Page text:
A visit to Spartanburg Community College by a renown gardener last year has blossomed into a partnership between the college and one of the best known gardens in the world.
Fergus Garrett, head gardener of the 15th century estate, Great Dixter, in East Sussex, England, spoke at the college last year during a gardening symposium. During that event, he encouraged SCC horticulture instructor Kevin Parris to send a student to Great Dixter and told him to come along as well.
Parris and student Tanner Howell will share their experiences with the public Thursday during “Arboretum Adventures,” a yearly fundraiser for the college's arboretum and horticulture department.
“It was almost overload,” Howell said of the trip. “It was phenomenal, the gardening there. I tried to soak up ideas and find all the inspiration I could.”
Great Dixter is the lifelong home of the late gardener and writer Christopher Lloyd, and is regarded as “the epitome of English plantmanship.”
Parris noted the age of the architecture and gardens, how well preserved they are and the respect people have for them in England.
“There are lessons we can learn about holding on to things with intrinsic value like that,” Parris said. “We need to do a better job of that.”
To Parris, it was amazing to think about how the gardens and buildings at Great Dixter have been cared for for centuries, that people put their “heart, soul and blood into a space that enriches people's lives.”
It was also moving to see a plant he bred himself, the variety of magnolia named for his late mother, Kay Parris, in Borde Hill Garden in Sussex. It was the first time he had seen one of his plants overseas.
Howell said he studied the different styles of gardening and the palette of Great Dixter.
“Dixter is a learning garden,” Howell said. “Their main focus is the teaching. Meadows are their thing. It was interesting to see what plants held value. They use dog fennel, which is a weed here.”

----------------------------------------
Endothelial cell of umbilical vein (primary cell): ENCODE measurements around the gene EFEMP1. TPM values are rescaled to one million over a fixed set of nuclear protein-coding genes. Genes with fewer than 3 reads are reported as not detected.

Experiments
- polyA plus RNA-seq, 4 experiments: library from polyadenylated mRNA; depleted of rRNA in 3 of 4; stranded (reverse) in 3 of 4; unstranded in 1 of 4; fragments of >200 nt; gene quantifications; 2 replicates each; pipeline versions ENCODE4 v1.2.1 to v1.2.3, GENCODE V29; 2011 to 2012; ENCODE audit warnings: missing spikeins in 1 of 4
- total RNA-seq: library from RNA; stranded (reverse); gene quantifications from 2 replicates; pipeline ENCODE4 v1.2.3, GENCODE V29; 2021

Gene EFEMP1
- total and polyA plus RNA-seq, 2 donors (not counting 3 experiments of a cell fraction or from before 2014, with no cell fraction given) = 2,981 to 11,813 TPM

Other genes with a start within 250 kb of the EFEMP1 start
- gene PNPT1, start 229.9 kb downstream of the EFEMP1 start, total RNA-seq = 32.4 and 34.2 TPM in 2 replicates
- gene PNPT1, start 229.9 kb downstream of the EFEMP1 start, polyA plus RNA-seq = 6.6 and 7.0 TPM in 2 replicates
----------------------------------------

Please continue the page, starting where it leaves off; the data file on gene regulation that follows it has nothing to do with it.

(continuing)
Howell ate with student gardeners interning at Dixter, and enjoyed what he said was a family atmosphere of education and hands-on learning.
Garrett told the American visitors not to try to recreate the gardens of Great Dixter, but take ideas inspired by the English gardens back to the college. Parris and Howell were inspired from their trip to England to develop a new walled area with flowers and a picnic area near the A-wing of the Jack Powers Building on campus.
After working jobs in food service and driving carriages in Charleston, Howell said he realized he found his true career after working in a greenhouse. He plans on earning an associate's degree in horticulture at SCC, then obtaining a bachelor's degree.
“I'm happy as long as I'm dirty and planting something,” Howell said. “It's the caretaking aspect of it, working with that land to improve the overall ecosystem around it, planting a tree you know will be there for hundreds of years.”
The 60 or so students in the college's horticulture program learn by maintaining all the specialty gardens on campus. Horticulturists have important roles in harnessing the energy of plants, whether that's through food production, inspiring others through gardens or enticing people to go outside, Parris said. That's why horticulture programs are so important.
“Most people forget that we're intimately connected to the natural world,” he said. “(Horticulture) helps you feel connected to the world.”
Depending on how this year's fundraiser goes, other students will continue to visit England and study gardening there, Parris said.
“This will open doors for other students,” he said.
Thursday's fundraising dinner, which begins at 6 p.m. in the college's Tracy J. Gaines Building, is open to the public. Tickets are $35 per person.
The SCC horticulture club is also holding its fall plant sale from 8 a.m. to 1 p.m. Friday and 9 a.m. to 2 p.m. Saturday at the central campus greenhouses.
View article as it appears on GoUpstate.com
Learn more about SCC Horticulture Programs